By Conrad Gempf
If you want to understand the difficulties Paul had in his relationship with the church he founded in Corinth, 2 Corinthians 3:1-6 tells you almost everything you need to know.
Are we beginning to commend ourselves again? Or do we need, like some people, letters of recommendation to you or from you? You yourselves are our letter, written on our hearts, known and read by everyone. You show that you are a letter from Christ, the result of our ministry, written not with ink but with the Spirit of the living God, not on tablets of stone but on tablets of human hearts.
Such confidence we have through Christ before God. Not that we are competent in ourselves to claim anything for ourselves, but our competence comes from God. He has made us competent as ministers of a new covenant—not of the letter but of the Spirit; for the letter kills, but the Spirit gives life.
2 Corinthians 3:1-6 (NIV)
2 Corinthians is an emotionally turbulent letter, and many of the issues are hinted at here at the beginning of chapter 3. Essentially, the Apostle Paul seems to desire and even expect a relationship with Corinthians that is full of trust and respect. Instead, Paul finds himself thought ill of — unjustly, he feels — and ends up discouraged as well as angry at being made to feel that he needs to justify his actions and status. (Which he does, by the way: in 2 Cor 1:16–2:1, for example, Paul takes pains to explain why he did not visit the Corinthians as he’d planned.)
Paul’s first rhetorical question in 2 Cor 3:1 relates to this explaining himself: do I have to keep defending my actions? That the apostle should need “letters of recommendation” which he refers to next is, of course, absurd. Then as now, letters of recommendation are only needed by strangers — before the two parties involved know each other. The Corinthian believers should know Paul better than that!
Such letters were common in the Ancient World, among both Jews and Gentiles. Two obvious New Testament examples of letters of recommendation are the documents the young Saul of Tarsus received from the High Priest to justify work that he wanted to do in Damascus (Acts 9:1-2), and, more pointedly, the Corinthians will have received such letters concerning Apollos from the church in Ephesus (Acts 18:27). Paul is probably not referring to either of these letters particularly, but they demonstrate the kind of thing he has in mind.
Paul then escalates the matter from trivial explanations, rationalizations, and formulaic reference letters. In a masterstroke of rhetorical strategy, Paul manages to flatter the Corinthians as well as himself. “YOU are our letter of recommendation…”
Paul is saying, “You guys are so good, you make ME look good in front of everyone else, including the Lord!” How amazing, to be able to tell them they are wrong by telling them they are good! Of course, these positive words concentrate on the overall effect their relationship with Paul, and thus urge them to move on from trivial matters of missed visits and so on.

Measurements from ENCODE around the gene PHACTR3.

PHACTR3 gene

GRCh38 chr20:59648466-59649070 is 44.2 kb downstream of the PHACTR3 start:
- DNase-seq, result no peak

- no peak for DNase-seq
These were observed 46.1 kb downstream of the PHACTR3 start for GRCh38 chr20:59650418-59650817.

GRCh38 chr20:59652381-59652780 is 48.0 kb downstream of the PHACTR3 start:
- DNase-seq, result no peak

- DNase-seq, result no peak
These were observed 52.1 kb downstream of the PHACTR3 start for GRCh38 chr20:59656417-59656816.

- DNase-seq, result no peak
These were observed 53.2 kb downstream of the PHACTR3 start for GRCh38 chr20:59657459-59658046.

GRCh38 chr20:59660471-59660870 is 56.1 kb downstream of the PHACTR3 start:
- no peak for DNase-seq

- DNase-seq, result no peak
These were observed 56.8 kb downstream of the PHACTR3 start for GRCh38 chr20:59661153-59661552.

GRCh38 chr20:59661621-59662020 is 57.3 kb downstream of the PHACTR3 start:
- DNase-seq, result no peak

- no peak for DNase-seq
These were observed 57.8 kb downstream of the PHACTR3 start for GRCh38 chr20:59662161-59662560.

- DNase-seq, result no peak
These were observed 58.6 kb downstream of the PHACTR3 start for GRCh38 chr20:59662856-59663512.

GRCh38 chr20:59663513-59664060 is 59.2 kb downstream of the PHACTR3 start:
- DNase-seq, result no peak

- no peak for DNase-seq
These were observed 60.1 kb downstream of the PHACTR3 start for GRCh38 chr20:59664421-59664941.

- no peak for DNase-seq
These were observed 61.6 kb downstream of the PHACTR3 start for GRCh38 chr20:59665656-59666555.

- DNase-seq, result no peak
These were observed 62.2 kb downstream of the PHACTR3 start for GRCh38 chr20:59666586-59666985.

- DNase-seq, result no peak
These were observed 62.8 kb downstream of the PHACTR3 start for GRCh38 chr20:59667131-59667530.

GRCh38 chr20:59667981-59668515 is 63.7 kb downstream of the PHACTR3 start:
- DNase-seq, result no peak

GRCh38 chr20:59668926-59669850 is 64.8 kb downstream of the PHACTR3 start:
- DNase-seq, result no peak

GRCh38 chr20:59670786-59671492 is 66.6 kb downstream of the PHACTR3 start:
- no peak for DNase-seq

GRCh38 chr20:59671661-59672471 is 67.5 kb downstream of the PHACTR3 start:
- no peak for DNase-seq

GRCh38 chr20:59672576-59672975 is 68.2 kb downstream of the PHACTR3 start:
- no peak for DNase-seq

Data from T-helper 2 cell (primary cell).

The pair of contrasts that ensue in verse 3 are also remarkable. Paul expands and deepens the theme of written reference letters—not ink but Spirit; not stone but hearts—making a subtle reference to the very nature of Christian faith. Our faith is not about written stipulations, or contracts, or Law (hence the “tablets of stone”) but about the heart and about relationship.
The next paragraph foreshadows the more aggressive elements of Paul’s defense of his apostolic authority in 2 Corinthians 10-13, but also displays his own internal struggle between confidence and humility, which will be a hallmark of the whole book (even to the extreme of the ecstatic vision and thorn in the flesh in 12:1-10).
Although this humble confidence is undoubtedly true of Paul himself, this attitude of the heart is also what he wishes to see in the Corinthian believers. This humble confidence contrasts with his opponents’ boasting, which Paul will lampoon later in the letter (see especially 10:12-18).
2 Corinthians 3:1-6 is a remarkable window not only into Paul’s difficulties with these people but also into his attempts to be reconciled with them. I find it comforting that Paul went through frustrations with fellow-believers, just as I sometimes do. I also find Paul’s example an encouragement to seek reconciliation with other people through being positive (even if I also sometimes resort to sarcasm, like Paul does. See 11:19-21).
Dear Jesus, Lord of the Church,
I lift up my faith relationships to you today,
especially those that seem fragile or strained.
Where my own stubborn will or hard heart
has added to the discord,
forgive me and renew me.
Where it lies within my power
to restore or renew a relationship,
guide me and use me.
Send your Spirit into my heart.
Give me a humble confidence
that celebrates my relationship
with other people who belong to you. Amen.